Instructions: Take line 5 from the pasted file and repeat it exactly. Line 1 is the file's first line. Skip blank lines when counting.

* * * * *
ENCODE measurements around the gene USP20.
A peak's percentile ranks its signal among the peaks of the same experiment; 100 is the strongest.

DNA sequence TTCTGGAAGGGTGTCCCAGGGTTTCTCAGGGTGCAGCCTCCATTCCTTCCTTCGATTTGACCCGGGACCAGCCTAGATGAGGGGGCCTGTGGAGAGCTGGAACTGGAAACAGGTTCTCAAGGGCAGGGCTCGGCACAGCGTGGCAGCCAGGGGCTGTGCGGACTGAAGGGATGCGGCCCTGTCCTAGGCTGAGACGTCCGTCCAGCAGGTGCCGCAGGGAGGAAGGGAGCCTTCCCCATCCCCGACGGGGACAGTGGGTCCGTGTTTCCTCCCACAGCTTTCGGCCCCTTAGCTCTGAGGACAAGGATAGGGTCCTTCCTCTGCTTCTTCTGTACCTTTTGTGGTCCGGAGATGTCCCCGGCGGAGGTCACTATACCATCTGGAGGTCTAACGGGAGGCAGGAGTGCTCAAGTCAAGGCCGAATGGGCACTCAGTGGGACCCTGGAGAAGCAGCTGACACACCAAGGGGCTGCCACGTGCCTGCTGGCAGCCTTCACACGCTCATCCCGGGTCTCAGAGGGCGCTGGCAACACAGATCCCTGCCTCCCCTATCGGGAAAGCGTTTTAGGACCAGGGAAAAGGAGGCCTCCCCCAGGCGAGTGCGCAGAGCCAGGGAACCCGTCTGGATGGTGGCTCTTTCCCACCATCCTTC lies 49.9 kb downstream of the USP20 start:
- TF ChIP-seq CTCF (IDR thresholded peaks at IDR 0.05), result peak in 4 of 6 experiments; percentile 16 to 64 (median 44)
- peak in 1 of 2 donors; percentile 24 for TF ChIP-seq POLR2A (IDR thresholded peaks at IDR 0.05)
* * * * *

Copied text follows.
- peak in 1 of 2 donors; percentile 24 for TF ChIP-seq POLR2A (IDR thresholded peaks at IDR 0.05)